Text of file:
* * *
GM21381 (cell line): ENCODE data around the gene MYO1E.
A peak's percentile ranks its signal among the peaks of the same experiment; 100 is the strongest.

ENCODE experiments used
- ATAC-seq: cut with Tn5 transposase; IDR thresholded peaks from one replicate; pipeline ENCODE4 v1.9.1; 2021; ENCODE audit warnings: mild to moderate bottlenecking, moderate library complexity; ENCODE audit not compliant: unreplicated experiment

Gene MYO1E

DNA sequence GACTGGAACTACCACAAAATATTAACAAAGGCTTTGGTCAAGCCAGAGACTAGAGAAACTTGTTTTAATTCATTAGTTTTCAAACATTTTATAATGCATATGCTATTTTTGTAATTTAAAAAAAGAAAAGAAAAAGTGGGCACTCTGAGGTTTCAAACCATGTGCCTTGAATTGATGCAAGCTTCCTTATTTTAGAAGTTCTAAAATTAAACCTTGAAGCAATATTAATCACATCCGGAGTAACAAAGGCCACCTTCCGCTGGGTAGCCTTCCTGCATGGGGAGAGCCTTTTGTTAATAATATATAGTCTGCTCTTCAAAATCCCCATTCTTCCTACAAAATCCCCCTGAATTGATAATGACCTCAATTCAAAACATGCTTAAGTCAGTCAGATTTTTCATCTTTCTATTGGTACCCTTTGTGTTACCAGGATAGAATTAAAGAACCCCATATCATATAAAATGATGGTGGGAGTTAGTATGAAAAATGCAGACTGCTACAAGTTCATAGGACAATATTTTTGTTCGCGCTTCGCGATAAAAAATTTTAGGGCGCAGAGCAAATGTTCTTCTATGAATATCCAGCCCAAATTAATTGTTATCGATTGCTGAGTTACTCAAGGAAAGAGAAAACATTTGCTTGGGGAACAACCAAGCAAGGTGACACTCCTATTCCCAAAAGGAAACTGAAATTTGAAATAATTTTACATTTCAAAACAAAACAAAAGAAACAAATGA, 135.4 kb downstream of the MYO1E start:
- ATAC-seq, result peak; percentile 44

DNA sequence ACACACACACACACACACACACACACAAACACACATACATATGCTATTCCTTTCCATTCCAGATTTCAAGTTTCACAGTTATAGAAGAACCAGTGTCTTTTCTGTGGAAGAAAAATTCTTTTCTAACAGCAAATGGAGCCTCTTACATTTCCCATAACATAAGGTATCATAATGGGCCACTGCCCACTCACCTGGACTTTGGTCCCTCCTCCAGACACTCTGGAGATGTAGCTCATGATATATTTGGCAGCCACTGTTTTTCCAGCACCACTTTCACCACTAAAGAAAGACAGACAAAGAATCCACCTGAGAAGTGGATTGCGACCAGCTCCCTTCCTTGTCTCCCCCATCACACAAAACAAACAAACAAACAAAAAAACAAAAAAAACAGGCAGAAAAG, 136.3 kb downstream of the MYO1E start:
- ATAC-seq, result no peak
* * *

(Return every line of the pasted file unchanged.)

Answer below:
GM21381 (cell line): ENCODE data around the gene MYO1E.
A peak's percentile ranks its signal among the peaks of the same experiment; 100 is the strongest.

ENCODE experiments used
- ATAC-seq: cut with Tn5 transposase; IDR thresholded peaks from one replicate; pipeline ENCODE4 v1.9.1; 2021; ENCODE audit warnings: mild to moderate bottlenecking, moderate library complexity; ENCODE audit not compliant: unreplicated experiment

Gene MYO1E

DNA sequence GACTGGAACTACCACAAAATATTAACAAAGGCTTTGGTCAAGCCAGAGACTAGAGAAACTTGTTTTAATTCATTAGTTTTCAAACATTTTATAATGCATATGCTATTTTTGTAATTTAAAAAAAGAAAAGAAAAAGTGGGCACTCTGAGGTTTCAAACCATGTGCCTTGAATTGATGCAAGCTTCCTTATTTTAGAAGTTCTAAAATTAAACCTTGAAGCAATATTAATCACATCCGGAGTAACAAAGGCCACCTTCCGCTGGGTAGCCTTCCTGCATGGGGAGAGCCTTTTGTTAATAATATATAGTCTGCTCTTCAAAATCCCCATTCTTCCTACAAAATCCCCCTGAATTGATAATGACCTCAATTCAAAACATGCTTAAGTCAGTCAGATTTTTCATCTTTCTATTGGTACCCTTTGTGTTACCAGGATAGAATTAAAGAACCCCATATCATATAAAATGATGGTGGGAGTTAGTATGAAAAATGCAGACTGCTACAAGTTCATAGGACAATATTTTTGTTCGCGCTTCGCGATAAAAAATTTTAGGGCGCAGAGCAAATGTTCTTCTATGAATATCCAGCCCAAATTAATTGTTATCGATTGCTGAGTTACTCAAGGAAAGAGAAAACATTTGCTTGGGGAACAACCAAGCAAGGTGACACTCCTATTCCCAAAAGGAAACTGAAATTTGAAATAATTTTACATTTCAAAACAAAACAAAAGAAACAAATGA, 135.4 kb downstream of the MYO1E start:
- ATAC-seq, result peak; percentile 44

DNA sequence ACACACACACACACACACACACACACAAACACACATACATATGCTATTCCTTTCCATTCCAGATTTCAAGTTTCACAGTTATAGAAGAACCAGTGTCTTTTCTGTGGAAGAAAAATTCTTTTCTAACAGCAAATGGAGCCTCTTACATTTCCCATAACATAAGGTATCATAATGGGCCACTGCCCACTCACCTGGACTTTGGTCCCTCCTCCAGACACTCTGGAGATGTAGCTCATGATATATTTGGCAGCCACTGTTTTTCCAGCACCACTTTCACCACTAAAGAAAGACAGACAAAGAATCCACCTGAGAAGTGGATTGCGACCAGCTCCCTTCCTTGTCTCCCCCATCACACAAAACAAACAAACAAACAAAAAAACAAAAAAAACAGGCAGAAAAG, 136.3 kb downstream of the MYO1E start:
- ATAC-seq, result no peak